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Fire fighting policy flip-flop at Forest Service

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Deborah Courson Smith Big Sky Connection

HELENA – For decades, the U.S. Forest Service let small fires in remote areas burn naturally in recognition that fire was part of the natural landscape – and that by letting some fires burn, future large fires could be prevented. Last year, however, every fire was battled unless granted special status.

That’s been recognized as part of the reason the Forest Service spent more than $1 billion fighting fires in 2012.

Now, the agency is taking the “fight all fires” directive off the books.

Timothy Inglesbee, executive director of Firefighters United for Safety, Ethics and Ecology, said it means flexibility in making decisions this season.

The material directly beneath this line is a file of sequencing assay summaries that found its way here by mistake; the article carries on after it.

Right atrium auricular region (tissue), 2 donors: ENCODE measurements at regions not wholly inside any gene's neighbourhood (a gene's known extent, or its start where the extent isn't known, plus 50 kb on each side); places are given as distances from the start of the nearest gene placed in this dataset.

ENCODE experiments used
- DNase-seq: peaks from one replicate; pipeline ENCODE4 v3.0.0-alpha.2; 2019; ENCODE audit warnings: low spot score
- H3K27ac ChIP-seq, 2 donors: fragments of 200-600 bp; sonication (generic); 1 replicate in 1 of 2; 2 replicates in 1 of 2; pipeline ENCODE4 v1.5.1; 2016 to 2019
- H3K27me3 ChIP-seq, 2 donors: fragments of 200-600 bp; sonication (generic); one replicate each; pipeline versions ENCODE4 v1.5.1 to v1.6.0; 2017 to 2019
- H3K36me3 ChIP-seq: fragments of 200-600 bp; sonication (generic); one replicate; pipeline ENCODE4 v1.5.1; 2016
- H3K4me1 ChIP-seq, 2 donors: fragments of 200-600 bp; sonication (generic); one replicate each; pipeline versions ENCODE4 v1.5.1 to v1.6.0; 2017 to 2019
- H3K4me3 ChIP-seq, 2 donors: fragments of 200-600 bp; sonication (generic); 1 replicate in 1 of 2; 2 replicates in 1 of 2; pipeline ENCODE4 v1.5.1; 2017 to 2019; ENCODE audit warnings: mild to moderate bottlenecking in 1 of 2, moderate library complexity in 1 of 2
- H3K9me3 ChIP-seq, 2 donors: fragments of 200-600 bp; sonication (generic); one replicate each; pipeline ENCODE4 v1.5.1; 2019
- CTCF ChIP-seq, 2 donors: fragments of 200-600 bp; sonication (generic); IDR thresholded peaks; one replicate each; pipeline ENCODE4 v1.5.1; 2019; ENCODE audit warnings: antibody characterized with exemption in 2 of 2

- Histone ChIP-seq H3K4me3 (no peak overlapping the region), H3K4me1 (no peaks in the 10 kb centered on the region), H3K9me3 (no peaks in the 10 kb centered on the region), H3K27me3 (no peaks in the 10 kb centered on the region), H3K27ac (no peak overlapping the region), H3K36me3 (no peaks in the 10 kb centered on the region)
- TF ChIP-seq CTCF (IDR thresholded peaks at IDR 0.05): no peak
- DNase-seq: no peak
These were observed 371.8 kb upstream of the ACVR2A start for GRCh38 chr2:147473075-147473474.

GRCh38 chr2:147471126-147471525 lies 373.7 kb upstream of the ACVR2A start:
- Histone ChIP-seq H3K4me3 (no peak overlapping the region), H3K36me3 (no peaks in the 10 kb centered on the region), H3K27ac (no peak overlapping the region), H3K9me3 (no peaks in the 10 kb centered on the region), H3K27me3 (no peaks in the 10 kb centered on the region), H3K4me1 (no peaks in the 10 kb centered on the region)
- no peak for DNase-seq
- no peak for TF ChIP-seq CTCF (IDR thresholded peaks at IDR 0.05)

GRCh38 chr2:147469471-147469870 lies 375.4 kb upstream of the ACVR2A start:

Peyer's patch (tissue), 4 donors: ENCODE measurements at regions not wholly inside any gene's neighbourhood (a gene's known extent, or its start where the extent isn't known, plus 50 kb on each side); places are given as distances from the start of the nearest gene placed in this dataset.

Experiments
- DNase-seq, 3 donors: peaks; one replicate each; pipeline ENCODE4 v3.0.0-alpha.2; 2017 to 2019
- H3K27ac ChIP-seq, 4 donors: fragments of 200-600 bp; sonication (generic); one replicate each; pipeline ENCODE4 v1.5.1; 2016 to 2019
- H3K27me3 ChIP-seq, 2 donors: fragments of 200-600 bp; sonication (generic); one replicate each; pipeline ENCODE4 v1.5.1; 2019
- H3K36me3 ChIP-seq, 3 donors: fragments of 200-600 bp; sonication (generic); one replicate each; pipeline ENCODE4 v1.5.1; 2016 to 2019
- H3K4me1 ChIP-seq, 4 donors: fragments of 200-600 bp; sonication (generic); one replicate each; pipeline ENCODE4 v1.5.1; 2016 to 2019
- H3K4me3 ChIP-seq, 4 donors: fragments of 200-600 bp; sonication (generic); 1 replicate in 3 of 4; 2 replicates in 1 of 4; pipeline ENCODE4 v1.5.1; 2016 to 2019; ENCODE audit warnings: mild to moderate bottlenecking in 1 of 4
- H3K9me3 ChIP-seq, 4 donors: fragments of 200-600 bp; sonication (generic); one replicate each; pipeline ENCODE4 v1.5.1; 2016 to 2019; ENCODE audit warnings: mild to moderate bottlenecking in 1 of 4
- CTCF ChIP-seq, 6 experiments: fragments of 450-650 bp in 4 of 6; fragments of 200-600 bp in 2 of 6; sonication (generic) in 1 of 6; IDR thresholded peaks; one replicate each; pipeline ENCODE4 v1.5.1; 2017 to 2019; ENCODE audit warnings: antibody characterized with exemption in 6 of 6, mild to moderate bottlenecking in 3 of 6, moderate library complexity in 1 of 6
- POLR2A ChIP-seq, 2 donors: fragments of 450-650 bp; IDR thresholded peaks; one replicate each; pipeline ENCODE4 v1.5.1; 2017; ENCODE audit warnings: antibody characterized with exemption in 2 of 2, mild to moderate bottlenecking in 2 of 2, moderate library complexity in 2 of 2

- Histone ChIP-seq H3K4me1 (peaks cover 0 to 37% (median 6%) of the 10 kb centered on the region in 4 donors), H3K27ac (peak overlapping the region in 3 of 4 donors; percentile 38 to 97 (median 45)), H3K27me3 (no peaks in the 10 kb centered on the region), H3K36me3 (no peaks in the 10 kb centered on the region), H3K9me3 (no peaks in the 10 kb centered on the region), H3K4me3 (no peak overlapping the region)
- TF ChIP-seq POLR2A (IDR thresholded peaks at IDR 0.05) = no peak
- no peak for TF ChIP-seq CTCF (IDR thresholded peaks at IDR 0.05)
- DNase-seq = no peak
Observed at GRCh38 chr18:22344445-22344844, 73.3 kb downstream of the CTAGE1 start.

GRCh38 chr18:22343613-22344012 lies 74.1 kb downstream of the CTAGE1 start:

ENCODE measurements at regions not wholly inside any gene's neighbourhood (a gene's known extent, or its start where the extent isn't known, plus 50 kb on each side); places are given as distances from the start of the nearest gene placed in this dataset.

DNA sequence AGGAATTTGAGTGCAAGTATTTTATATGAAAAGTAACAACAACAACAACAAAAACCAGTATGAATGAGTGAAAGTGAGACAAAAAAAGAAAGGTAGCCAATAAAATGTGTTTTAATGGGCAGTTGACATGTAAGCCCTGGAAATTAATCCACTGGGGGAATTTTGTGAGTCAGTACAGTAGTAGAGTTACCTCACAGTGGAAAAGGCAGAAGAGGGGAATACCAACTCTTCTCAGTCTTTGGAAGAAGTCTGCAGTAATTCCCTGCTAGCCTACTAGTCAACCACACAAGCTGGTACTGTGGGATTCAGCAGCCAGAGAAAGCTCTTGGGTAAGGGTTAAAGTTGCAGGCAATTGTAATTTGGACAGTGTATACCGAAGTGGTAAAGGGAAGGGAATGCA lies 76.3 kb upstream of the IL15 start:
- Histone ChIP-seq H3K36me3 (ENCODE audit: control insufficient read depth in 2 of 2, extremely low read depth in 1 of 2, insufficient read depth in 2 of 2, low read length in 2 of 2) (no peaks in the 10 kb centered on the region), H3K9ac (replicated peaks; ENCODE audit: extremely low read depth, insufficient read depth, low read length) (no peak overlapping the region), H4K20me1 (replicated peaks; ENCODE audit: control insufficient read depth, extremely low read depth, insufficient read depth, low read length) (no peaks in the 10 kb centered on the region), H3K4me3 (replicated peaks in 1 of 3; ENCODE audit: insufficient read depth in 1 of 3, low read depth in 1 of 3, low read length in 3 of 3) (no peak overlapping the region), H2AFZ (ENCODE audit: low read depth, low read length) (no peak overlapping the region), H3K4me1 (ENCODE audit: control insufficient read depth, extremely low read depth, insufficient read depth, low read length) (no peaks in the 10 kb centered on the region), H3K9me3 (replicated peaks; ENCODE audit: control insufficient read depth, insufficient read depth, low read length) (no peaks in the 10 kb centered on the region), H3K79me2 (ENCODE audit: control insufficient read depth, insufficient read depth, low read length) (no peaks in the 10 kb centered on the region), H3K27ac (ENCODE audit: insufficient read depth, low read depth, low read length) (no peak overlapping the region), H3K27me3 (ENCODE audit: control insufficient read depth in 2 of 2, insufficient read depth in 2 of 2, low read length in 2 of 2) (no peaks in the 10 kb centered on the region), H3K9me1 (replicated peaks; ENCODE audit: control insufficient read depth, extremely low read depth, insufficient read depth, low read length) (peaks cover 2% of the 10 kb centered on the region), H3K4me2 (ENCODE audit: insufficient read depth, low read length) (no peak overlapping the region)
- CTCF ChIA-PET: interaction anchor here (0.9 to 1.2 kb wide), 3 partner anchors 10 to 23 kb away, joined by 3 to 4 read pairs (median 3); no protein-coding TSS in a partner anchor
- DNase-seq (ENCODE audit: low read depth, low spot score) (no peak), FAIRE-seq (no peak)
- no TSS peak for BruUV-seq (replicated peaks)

“Our response to fire has to be tailored to the conditions of the fire and our goals for the piece of ground it’s burning on,” he said.

The forest official who required all fires be suppressed in 2012 had a goal of keeping all fires small.

Inglesbee said the blanket policy of “fighting all fires” last year meant more than $425,000 was spent attacking a lightning-caused fire in the Bob Marshall Wilderness Area only one-tenth of an acre in size. Those kinds of fires previously had been allowed to burn – and will again this year.

“[This] enables fire managers to use fire to benefit the ecosystem,” he said, “especially those ecosystems that depend on or require wildfire to maintain their ecological health and integrity.”

Forest Service chief Tom Tidwell issued the decision on the policy shift for the upcoming fire season.

Megan Paulson is the Co-Founder and Chief Operating Officer of Outlaw Partners.

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